Tuesday, May 06, 2008

PTSD v. Combat

Which will kill more U.S. military?

It might well be PTSD, or post-traumatic stress disorder, a mental condition ("failure to cope") which can follow difficult experiences such as childhood abuse, rape, car accidents or being a participant in a war:

The number of suicides among veterans of wars in Iraq and Afghanistan may exceed the combat death toll because of inadequate mental health care, the U.S. government's top psychiatric researcher said.

Community mental health centers, hobbled by financial limits, haven't provided enough scientifically sound care, especially in rural areas, said Thomas Insel, director of the National Institute of Mental Health in Bethesda, Maryland. He briefed reporters today at the American Psychiatric Association's annual meeting in Washington.

Insel echoed a Rand Corporation study published last month that found about 20 percent of returning U.S. soldiers have post- traumatic stress disorder or depression, and only half of them receive treatment. About 1.6 million U.S. troops have fought in the two wars since October 2001, the report said. About 4,560 soldiers had died in the conflicts as of today, the Defense Department reported on its Web site.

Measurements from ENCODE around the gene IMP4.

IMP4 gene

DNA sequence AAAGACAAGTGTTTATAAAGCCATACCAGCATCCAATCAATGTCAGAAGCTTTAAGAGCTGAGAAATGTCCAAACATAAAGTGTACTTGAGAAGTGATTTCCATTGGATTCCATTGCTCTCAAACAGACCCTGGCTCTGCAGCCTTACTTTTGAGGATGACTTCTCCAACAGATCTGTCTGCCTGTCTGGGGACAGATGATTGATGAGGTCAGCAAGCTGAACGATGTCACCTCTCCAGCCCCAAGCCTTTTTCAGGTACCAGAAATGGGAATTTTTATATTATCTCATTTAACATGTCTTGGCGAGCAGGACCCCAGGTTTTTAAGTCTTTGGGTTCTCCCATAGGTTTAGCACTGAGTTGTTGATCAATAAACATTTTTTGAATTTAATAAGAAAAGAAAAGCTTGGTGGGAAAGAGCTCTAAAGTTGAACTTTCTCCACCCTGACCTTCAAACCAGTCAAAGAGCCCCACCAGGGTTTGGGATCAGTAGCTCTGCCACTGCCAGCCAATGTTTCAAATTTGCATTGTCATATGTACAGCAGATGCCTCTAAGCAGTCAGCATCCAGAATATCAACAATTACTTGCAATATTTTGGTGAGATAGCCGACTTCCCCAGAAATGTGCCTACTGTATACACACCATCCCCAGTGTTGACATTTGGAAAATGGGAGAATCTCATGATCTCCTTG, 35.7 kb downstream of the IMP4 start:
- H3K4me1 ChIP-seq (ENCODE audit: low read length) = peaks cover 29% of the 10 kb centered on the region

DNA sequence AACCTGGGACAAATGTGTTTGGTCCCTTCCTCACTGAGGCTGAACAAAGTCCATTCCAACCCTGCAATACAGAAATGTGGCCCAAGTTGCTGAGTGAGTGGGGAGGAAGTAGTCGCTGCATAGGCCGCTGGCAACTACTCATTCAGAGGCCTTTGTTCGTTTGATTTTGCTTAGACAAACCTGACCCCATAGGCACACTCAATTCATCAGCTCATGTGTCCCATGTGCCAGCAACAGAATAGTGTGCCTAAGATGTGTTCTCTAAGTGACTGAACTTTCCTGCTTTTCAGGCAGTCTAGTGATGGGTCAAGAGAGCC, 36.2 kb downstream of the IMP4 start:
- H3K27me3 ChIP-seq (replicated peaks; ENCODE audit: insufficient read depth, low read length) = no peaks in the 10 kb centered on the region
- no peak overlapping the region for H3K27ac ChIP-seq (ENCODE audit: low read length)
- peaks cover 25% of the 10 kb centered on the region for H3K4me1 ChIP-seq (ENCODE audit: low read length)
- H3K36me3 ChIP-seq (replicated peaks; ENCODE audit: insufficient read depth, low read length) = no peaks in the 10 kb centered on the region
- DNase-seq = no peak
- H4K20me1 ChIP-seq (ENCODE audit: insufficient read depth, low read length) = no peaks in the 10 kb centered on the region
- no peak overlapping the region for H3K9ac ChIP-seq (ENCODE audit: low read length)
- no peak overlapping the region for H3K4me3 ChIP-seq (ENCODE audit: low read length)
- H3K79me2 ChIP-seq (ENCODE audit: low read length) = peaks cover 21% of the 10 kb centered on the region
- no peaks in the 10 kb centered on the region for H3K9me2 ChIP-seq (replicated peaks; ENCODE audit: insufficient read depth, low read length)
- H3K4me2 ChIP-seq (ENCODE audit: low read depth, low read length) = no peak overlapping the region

Based on those figures and established suicide rates for similar patients who commonly develop substance abuse and other complications of post-traumatic stress disorder, ``it's quite possible that the suicides and psychiatric mortality of this war could trump the combat deaths,'' Insel said.

There are reasons which make the second Iraq war especially likely to create PTSD. There are no safe places in that war, no time to relax. The military must always be super-vigilant, always alert, always scanning for bombs or possible enemies hiding in the crowds, tour after tour after tour. All that puts enormous pressure on the nervous systems of the soldiers.

Had I been one of the people in charge of this war I would have budgeted for lots of mental health care for the coming wave of PTSD sufferers. But then nothing about this war/occupation appears to have involved much planning, except for the victory celebrations.